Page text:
The 5 Photoshop Blending Modes You Should Really Know About!

If you’ve been watching or reading any of my past Photoshop tutorials, than you know I’m a big fan of using the blending modes inside of Photoshop.

I’ve also shared and created many lessons for our Digital Creation’s club using various textures and overlays that require the use of these blending modes. The thing I’ve noticed over the years is that there’s usually a handful that I use on a regular basis.

Special Guest Post:

Today, I have a special Guest Post by Patrick Johnson who also owns and writes for his own blog at LearnPhotoEditing.net/blog

He teaches a variety of Photoshop lessons from Photo Manipulation to Photo Retouching and agreed to write this post today.

If you’ve been an NPB Subscriber for a while you know I very rarely ever have anyone guest post, but if I believe the content is good and we can learn from it…why not?

So, with that being said…I would like to welcome Patrick Johnson.

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First, I want to say thanks to Scott for allowing me write on his blog and serve you…his loyal NPB Community.

Today, we will be covering the 5 Blending modes inside Photoshop that everyone needs to know about and how to use them.

Photoshop’s blending modes are extremely powerful tools you can use to improve your photos or create the artwork you want. Clearly understanding what each of them can do for you is essential.

That’s why I suggest for you to often try and test them. Make a habit to try out each of the Blending modes until you settle on one you like. While testing out blending modes, try also to lower the Opacity of the layer as this will often have a significant effect on your results.

In this article, I will cover the 5 blending modes I use the most and will explain through small written photoshop tutorials how you can improve your image using them.

All The Blending Modes:

Photoshop Blending Modes

But here are the ones I mostly use:

1) MULTIPLY:

I will often use the blending mode Multiply to add a more interesting sky to an image. This is the best mode to darken any blown highlights.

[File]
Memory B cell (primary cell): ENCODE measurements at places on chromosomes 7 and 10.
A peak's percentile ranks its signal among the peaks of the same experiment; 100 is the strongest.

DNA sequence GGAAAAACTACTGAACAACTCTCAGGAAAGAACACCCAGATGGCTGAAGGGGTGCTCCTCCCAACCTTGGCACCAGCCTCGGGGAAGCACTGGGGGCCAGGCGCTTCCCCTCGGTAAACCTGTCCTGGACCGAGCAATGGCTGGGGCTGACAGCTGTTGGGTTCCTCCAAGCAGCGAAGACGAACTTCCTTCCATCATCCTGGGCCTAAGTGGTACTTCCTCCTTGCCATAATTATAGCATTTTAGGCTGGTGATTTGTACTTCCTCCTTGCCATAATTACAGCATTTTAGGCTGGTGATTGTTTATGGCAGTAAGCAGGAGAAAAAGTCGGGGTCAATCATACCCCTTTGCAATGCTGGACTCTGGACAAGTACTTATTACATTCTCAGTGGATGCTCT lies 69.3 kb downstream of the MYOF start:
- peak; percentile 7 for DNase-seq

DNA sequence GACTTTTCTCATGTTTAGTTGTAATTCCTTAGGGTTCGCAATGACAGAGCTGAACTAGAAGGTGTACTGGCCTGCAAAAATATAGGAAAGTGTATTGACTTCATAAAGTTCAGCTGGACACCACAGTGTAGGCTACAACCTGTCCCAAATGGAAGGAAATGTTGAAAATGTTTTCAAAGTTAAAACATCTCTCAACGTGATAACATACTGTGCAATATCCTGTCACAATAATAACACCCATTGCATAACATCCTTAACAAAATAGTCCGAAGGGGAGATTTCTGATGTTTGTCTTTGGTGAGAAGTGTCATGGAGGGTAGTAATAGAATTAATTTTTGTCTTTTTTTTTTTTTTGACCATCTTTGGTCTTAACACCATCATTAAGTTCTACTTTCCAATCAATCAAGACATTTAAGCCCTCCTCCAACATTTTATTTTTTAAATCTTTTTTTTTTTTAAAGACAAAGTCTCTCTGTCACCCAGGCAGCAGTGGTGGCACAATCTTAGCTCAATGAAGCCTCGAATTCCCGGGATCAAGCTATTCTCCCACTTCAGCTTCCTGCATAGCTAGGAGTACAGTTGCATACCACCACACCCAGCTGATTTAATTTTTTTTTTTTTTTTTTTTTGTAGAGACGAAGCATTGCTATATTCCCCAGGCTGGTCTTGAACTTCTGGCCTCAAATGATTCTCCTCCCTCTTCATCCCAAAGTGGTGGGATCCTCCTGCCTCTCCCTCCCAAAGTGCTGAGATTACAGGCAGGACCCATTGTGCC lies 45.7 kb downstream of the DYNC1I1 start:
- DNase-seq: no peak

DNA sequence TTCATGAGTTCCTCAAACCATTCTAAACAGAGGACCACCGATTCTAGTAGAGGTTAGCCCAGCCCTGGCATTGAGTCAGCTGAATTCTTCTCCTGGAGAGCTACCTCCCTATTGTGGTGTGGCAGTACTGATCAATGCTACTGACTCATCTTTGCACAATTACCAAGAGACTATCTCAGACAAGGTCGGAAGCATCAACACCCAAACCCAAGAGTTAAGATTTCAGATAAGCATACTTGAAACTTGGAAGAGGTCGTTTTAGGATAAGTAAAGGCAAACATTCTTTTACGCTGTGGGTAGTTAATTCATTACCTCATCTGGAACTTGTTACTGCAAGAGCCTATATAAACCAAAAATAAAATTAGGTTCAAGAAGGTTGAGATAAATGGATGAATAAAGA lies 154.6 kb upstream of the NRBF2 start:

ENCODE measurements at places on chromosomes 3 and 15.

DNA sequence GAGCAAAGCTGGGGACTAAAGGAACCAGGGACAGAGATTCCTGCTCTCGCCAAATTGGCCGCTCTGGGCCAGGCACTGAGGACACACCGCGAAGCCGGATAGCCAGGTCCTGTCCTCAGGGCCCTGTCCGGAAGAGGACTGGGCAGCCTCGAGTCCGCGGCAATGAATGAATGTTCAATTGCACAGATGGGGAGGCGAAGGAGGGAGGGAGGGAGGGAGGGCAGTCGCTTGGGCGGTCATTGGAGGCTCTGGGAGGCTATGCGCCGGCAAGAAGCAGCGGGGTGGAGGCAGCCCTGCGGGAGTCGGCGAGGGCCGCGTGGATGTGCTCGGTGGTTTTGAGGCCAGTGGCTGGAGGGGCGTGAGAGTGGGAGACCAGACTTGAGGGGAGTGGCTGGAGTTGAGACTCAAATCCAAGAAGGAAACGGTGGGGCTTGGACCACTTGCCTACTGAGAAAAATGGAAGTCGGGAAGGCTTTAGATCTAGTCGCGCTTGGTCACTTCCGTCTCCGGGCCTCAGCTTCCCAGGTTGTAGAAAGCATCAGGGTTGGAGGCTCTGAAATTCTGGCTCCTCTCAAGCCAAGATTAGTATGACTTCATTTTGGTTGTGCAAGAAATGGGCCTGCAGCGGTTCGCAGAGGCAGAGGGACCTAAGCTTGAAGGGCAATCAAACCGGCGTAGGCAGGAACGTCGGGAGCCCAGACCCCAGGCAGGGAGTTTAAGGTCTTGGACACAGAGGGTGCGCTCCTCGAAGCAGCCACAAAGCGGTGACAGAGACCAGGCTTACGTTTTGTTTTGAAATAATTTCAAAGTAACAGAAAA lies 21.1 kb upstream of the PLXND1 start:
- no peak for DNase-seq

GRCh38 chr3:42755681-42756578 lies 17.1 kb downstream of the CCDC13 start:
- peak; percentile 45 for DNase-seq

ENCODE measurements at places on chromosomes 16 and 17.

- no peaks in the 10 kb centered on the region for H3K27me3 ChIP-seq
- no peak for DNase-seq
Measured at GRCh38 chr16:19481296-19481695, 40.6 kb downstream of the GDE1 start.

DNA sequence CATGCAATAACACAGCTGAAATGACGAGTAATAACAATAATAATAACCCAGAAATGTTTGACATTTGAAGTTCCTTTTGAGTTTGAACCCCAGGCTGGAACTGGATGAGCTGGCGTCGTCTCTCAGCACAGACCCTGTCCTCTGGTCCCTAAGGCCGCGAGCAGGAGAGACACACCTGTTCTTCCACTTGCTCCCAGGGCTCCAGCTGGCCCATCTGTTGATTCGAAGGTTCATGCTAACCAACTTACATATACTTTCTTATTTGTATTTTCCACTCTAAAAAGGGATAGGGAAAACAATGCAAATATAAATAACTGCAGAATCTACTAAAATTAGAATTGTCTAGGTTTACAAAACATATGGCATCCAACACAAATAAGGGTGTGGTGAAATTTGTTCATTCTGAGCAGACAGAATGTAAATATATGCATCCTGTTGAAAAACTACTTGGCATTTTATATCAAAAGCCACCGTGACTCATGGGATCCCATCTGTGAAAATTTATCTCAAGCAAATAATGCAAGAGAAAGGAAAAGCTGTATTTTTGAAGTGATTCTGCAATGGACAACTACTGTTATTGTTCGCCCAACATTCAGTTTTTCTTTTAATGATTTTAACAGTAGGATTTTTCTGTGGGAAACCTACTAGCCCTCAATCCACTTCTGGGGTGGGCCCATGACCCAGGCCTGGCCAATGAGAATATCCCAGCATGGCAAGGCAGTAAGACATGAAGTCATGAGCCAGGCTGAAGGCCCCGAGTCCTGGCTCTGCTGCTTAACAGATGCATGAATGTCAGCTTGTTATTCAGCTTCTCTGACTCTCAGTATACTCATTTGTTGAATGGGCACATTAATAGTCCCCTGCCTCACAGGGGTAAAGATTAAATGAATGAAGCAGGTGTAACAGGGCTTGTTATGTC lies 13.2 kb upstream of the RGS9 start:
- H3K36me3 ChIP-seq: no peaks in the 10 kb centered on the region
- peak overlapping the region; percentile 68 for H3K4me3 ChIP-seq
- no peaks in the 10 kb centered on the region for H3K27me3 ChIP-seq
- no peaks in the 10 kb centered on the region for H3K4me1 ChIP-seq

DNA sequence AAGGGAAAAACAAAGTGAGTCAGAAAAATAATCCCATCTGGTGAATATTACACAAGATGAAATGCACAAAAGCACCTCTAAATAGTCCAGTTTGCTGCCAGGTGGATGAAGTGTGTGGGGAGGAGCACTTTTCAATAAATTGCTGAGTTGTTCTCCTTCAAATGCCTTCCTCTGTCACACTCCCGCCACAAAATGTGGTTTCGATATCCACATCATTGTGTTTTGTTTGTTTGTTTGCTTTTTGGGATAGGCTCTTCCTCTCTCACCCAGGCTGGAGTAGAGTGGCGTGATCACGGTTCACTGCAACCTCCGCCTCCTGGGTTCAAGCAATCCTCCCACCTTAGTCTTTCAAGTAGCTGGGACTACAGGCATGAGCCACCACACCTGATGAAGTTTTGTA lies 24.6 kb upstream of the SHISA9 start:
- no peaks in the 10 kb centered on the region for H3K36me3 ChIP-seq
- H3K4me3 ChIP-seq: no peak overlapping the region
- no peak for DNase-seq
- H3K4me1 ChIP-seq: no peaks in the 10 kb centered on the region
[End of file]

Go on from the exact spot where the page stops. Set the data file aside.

When we take a photo during the day, the sky will often be white with barely any details. A quick way to fix that is to  cut out from another photo a sky we like and put it over the photo we want to improve.

Change the Layer Blending Mode Multiply¬† and then just adjust the position of the sky the way you want and all you’ll need to do next is either use the eraser or add a layer mask and erase with a SOFT black paint brush any parts of the new sky that overlap on something that is not the sky.

For example, in the image below, I erased parts of the new sky that overlapped on the trees and the head of the horse.

Original Image:

Horse Sample Image

Here’s a picture of the sky that I will use for the blending technique.

Sky Overlay Sample

Here’s The Final Result:

Horse With Blue Sky

2) SCREEN:

I will often use the Screen Blending to separate (and keep) a light element from the darker background.

In the example below, I will be adding out of focus lights on the image by removing completely the darker background of my second image using the Screen Blending mode.

Original Image:
Screen Blending Mode

Lights To Add To Image:

Screen Overlay

Final Image With Lights Added:

Screen Photoshop Technique

3) OVERLAY:

One great way to use the Overlay blending mode is with textures.

Here below I will use a texture to not only add a grungy look to my image but also to improve the contrast and add an interesting vignette effect all around the image.

Original Image:
wall sample image

Texture To Add:

Photoshop Texture

Final Image:

Photoshop Texture Example

4) SOFT LIGHT:

Add contrast to your images using the Soft Light blending mode. To do so, just duplicate your image (Duplicate Layer) and change the blending mode to Soft Light.

Bonus Tip: For stronger contrasts, try Overlay.

Original Image:

wall sample image

Soft Light:

Softlight Layer Mode

Overlay:

Photoshop Overlay Effect

5) LUMINOSITY:

I will especially use the blending mode Luminosity when I want to change the luminosity of individual colors.

The best way to do this is to first add a Black & White Adjustment layer to your image. Then change the Blending mode of that adjustment layer to Luminosity.

Then just play with the B& W settings until you get the look you want.

Original Image:

wall sample image

B&W Settings:

Black White Photoshop Settings

Final Image:

Photoshop-lumnosity

I hope those little Photoshop tutorials on how to improve your images using blending modes were helpful to you and remember, keep practicing and keep testing things out!

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Well, there you have it. Now you’ve seen 5 different techniques you can use and apply to your portraits. Most people don’t use the blending modes as much as they should and are missing out on some really cool effects that don’t take much time to complete.

Patrick also has a very detailed Photoshop Editing Course that teaches many different techniques and workflows.

If you’re interested…Check It Out HERE! (My Affiliate Link)

Premium Photoshop Lessons

Disclaimer: If you do buy his course through this page I will earn a small commission. I only recommend products that I’ve either tried or believe in and this is one of them.

If you have any questions feel free to send me and email or to Patrick through his website.

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